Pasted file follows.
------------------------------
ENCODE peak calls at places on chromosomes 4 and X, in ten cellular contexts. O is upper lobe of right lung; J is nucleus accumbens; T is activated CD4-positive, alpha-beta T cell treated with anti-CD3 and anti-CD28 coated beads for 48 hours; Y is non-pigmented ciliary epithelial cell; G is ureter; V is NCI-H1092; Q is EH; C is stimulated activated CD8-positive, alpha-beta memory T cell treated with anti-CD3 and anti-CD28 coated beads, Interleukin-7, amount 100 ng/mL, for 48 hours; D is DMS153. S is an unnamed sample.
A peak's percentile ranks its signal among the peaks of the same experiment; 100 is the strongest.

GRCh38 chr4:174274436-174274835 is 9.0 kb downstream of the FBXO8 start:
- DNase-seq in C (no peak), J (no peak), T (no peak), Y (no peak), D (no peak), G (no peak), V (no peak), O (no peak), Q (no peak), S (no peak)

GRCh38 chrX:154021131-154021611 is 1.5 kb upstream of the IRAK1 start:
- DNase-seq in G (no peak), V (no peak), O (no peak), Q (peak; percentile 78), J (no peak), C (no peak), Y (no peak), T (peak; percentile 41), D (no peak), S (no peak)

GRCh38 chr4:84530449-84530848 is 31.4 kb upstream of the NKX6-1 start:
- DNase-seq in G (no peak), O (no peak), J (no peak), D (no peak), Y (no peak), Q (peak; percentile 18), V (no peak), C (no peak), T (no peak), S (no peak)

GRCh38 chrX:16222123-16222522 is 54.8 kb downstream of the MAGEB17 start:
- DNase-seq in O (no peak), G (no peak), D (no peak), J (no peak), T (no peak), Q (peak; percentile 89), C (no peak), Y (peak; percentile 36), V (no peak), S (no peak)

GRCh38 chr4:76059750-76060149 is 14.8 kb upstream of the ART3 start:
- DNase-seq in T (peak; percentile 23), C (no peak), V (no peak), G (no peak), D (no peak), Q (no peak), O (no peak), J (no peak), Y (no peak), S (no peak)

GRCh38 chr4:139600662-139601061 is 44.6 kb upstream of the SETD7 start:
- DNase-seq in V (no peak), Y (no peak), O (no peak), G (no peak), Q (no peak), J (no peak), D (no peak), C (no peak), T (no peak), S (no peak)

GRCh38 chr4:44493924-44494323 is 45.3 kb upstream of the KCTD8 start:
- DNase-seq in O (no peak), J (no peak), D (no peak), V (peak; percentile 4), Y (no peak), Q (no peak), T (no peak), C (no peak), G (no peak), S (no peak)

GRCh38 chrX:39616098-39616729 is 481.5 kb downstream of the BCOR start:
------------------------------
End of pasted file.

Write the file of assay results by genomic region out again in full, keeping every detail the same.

ENCODE peak calls at places on chromosomes 4 and X, in ten cellular contexts. O is upper lobe of right lung; J is nucleus accumbens; T is activated CD4-positive, alpha-beta T cell treated with anti-CD3 and anti-CD28 coated beads for 48 hours; Y is non-pigmented ciliary epithelial cell; G is ureter; V is NCI-H1092; Q is EH; C is stimulated activated CD8-positive, alpha-beta memory T cell treated with anti-CD3 and anti-CD28 coated beads, Interleukin-7, amount 100 ng/mL, for 48 hours; D is DMS153. S is an unnamed sample.
A peak's percentile ranks its signal among the peaks of the same experiment; 100 is the strongest.

GRCh38 chr4:174274436-174274835 is 9.0 kb downstream of the FBXO8 start:
- DNase-seq in C (no peak), J (no peak), T (no peak), Y (no peak), D (no peak), G (no peak), V (no peak), O (no peak), Q (no peak), S (no peak)

GRCh38 chrX:154021131-154021611 is 1.5 kb upstream of the IRAK1 start:
- DNase-seq in G (no peak), V (no peak), O (no peak), Q (peak; percentile 78), J (no peak), C (no peak), Y (no peak), T (peak; percentile 41), D (no peak), S (no peak)

GRCh38 chr4:84530449-84530848 is 31.4 kb upstream of the NKX6-1 start:
- DNase-seq in G (no peak), O (no peak), J (no peak), D (no peak), Y (no peak), Q (peak; percentile 18), V (no peak), C (no peak), T (no peak), S (no peak)

GRCh38 chrX:16222123-16222522 is 54.8 kb downstream of the MAGEB17 start:
- DNase-seq in O (no peak), G (no peak), D (no peak), J (no peak), T (no peak), Q (peak; percentile 89), C (no peak), Y (peak; percentile 36), V (no peak), S (no peak)

GRCh38 chr4:76059750-76060149 is 14.8 kb upstream of the ART3 start:
- DNase-seq in T (peak; percentile 23), C (no peak), V (no peak), G (no peak), D (no peak), Q (no peak), O (no peak), J (no peak), Y (no peak), S (no peak)

GRCh38 chr4:139600662-139601061 is 44.6 kb upstream of the SETD7 start:
- DNase-seq in V (no peak), Y (no peak), O (no peak), G (no peak), Q (no peak), J (no peak), D (no peak), C (no peak), T (no peak), S (no peak)

GRCh38 chr4:44493924-44494323 is 45.3 kb upstream of the KCTD8 start:
- DNase-seq in O (no peak), J (no peak), D (no peak), V (peak; percentile 4), Y (no peak), Q (no peak), T (no peak), C (no peak), G (no peak), S (no peak)

GRCh38 chrX:39616098-39616729 is 481.5 kb downstream of the BCOR start: